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THE TELESCOPES

The Telescopes

Songs Of Love And Revolution

    The Telescopes have been described by the British music press as 'more a revolution of the psyche than a revolution of the sidewalk'; a thread consistent throughout a body of work spanning over 30 years. The Telescopes have constantly pushed at their own boundaries to unravel new pathways of existence, colouring outside the lines of all expectation to reach beyond the realm of natural vision.

    With a legacy full of eureka moments, intravenously fed through a crack in the cosmic egg, The Telescopes invoke the kind of altered perceptions that time has shown not only withstand repeated listening, but reveal something new whenever one ventures into the depths of their highly influential artistry.

    At the core of their being, The Telescopes are an all embracing concern, in every sense, a constant revolution of the psyche exploding endless spores of sound, carriers of warm transmissions seeped in aural innovation that spiral around ones inner receptors to induce a series of auditory illusions that completely immerse the listener in the grip of their own imagination.

    The most revolutionary act we can all perform is to stand by our calling, to keep doing what we do, for the reasons we are conceived to do so, no matter what. Some call it 'The New Weird' but call it what you will, it is born of love. The Telescopes are one of the very few artists that are living proof that this revolutionary act is possible to evolve and sustain free from artistic corruption.

    Songs Of Love And Revolution is a solar burst of trance inducing rhythms gripped at the helm by a wall of throbbing bass held in place by a swarm of encircling guitars. Lashed to the mast of this whirling dervish, incantations abound to dispel what is bound. This is the 12th album by The Telescopes, music for a four-piece ensemble that will never sound the same twice in any given environment or to any set of ears.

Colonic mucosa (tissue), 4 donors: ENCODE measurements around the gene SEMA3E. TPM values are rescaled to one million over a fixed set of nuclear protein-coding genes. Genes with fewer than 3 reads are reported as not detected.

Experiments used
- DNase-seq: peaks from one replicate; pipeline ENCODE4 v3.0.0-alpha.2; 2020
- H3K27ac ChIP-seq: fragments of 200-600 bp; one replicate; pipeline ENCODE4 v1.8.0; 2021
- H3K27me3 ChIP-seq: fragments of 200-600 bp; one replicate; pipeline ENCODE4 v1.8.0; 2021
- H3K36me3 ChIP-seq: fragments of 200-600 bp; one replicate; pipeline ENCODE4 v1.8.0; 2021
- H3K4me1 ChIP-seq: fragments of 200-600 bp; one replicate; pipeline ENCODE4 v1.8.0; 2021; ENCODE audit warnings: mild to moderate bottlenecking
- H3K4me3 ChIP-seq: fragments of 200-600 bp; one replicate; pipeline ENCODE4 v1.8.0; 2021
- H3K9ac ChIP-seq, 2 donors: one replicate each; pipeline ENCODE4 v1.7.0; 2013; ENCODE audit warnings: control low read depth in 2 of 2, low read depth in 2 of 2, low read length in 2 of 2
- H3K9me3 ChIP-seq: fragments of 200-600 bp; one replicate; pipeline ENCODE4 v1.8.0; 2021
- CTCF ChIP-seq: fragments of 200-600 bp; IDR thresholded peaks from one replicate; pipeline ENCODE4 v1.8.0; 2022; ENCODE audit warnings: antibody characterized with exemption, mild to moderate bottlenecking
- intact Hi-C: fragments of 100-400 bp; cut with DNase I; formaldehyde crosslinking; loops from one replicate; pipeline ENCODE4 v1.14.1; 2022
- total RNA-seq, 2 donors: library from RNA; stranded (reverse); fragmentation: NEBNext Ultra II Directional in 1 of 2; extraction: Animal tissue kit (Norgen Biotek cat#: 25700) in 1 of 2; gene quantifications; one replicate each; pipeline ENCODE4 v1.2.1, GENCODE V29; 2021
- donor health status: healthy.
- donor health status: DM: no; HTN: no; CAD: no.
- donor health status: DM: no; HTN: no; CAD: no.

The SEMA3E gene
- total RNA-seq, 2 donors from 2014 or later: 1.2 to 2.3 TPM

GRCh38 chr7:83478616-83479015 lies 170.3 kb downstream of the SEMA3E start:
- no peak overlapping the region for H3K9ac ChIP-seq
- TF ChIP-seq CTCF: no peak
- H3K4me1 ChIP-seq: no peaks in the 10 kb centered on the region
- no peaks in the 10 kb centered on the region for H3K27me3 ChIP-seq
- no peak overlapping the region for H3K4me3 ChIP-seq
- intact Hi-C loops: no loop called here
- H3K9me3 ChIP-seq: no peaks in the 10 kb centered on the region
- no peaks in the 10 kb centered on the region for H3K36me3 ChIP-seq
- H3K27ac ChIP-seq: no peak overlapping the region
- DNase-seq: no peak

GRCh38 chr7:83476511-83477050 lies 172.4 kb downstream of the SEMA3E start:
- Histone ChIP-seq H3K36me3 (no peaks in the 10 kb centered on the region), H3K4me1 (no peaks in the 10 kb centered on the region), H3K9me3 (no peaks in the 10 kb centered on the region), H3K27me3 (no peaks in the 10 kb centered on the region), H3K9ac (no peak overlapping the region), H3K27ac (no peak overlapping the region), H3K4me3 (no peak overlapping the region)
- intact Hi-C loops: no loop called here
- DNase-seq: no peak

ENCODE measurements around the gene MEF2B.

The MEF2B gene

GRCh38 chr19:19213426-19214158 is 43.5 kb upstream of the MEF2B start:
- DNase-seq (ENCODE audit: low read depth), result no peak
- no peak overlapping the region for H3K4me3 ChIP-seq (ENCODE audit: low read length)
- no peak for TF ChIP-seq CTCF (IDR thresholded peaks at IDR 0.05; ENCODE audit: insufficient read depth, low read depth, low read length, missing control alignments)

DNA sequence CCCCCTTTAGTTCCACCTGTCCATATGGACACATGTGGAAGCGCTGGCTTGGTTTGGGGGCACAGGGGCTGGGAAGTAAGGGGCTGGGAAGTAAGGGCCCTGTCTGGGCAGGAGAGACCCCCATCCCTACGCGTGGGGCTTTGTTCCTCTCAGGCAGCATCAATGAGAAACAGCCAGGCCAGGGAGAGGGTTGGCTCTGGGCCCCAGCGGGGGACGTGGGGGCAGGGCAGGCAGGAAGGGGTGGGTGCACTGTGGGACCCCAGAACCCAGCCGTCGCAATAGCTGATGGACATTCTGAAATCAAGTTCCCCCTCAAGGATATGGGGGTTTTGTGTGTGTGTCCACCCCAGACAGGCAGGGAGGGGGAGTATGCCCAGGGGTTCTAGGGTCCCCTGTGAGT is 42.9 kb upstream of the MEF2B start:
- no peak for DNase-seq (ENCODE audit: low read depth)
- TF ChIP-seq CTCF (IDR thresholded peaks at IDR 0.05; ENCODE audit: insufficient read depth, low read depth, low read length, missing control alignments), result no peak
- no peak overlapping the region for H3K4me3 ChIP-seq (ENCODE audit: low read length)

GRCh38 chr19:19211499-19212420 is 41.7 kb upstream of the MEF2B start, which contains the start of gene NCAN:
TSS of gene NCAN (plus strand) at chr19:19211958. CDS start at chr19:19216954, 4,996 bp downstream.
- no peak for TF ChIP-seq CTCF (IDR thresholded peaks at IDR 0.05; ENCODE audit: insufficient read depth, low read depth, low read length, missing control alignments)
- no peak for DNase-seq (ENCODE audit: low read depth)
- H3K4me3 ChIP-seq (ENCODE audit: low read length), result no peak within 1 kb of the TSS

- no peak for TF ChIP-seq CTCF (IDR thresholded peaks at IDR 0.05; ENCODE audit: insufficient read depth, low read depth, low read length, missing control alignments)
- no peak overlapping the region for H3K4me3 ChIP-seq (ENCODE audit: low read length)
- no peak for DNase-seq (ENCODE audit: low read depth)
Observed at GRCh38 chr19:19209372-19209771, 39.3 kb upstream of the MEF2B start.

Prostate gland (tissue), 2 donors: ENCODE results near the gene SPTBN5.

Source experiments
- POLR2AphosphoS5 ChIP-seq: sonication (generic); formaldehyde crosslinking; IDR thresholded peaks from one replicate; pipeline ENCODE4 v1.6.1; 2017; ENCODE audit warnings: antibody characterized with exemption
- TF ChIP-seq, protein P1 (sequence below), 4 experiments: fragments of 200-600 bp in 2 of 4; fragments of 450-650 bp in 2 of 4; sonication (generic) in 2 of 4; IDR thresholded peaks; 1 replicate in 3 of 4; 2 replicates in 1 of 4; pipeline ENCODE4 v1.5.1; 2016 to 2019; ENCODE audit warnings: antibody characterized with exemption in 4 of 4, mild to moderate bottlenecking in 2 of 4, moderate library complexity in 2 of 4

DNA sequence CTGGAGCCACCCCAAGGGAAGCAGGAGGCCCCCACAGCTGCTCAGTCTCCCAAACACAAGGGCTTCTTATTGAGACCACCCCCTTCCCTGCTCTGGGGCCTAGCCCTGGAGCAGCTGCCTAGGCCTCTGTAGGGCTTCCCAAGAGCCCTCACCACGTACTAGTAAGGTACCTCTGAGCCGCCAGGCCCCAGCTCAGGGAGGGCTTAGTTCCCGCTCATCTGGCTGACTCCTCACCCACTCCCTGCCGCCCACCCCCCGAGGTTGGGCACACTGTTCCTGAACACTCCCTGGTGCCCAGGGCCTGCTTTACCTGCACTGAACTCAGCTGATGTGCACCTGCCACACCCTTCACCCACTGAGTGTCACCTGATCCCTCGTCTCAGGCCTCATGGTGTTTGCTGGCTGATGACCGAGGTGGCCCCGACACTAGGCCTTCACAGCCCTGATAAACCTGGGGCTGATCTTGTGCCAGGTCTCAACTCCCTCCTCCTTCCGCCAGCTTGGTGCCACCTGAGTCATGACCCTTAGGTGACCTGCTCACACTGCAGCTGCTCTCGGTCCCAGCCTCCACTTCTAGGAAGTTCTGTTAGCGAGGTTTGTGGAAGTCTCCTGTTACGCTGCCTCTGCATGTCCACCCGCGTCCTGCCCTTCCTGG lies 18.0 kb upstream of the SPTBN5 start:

STAFF COMMENTS

    Barry says: Hypnotic stoned groove and psychedelic echo abound on this stunning new LP from English space-drone stalwarts, The Telescopes. Melodies slowly weave their way around the bass-heavy churn and jangling 70's guitars.

    TRACK LISTING

    1) This Is Not A Dream
    2) Strange Waves
    3) Mesmerised
    4) Come Bring Your Love
    5) This Train
    6) Songs Of Love And Revolution
    7) You're Never Alone With Despair
    8) We See Magic And We Are Neutral, Unnecessary

    Dinked Edition Bonus 12":
    (Come Bring Your Love) Come Drown In Love (Anton Newcombe Remix)
    Strange Waves (Lloyd Cole Remix)
    This Train (Love-Songs Remix)
    Come Bring Your Love (Camera Remix)
    (Come Bring Your Love) Come Bring Your Magic Waves (Third Eye Foundation Version)

    The Telescopes

    Altered Perception

      THIS IS A RECORD STORE DAY 2020 RELEASE AVAILABLE ONLINE ONLY AS PART OF THE AUGUST 29TH DROP DAY AT 6PM.
      LIMITED TO ONE PER PERSON.


      Purple coloured heavyweight 180 gram audiophile double vinyl LP Not previously released on vinyl The Telescopes are an English noise, space rock, dream pop and psychedelic band, formed in 1987 by Stephen Lawrie, and drawing influence from artists such as Suicide, The Velvet Underground and The 13th Floor Elevators.They have a total of eleven released albums including their debut, Taste, released in 1989. 'Altered Perception' collects 15 of their most intricate workings from their first two albums with the odd rarity and b-side thrown in for good measure. Never before released on vinyl but now re-mastered by John Rivers at Woodbine Street Studio especially for vinyl release for RSD 2020.

      The Telescopes

      Taste (30th Anniversary Edition)

        Every so often, an album appears from out of nowhere that will create a devastating impact on the future. One of those records was ‘Taste’, the 1989 debut album from The Telescopes now set to be reissued by London-label Fuzz Club to celebrate its thirtieth anniversary. Hailing from Burton-On-Trent, an industrial UK town in the heart of the Midlands, if you were a regular gig-goer from that part of the world around that time you’ll have already seen this five-piece share stages with the likes of Primal Scream and My Bloody Valentine or, if not, touring around the UK with Spacemen 3 and The Jesus & Mary Chain. The Telescopes’ live shows were often a memorably ferocious affair; the primal scream of vocalist and founder Stephen Lawrie cutting through unsuspecting audiences like butter through a knife, aided and abetted by the two-guitar assault and taut rhythm section of his band. Following their fast-rising notorious live reputation and the release of three singles (the first of which being a split flexi-disc with Loop), The Telescopes released their debut album, Taste, in 1989 on the now defunct What Goes On label. It was an unrefined bolt out of the blue.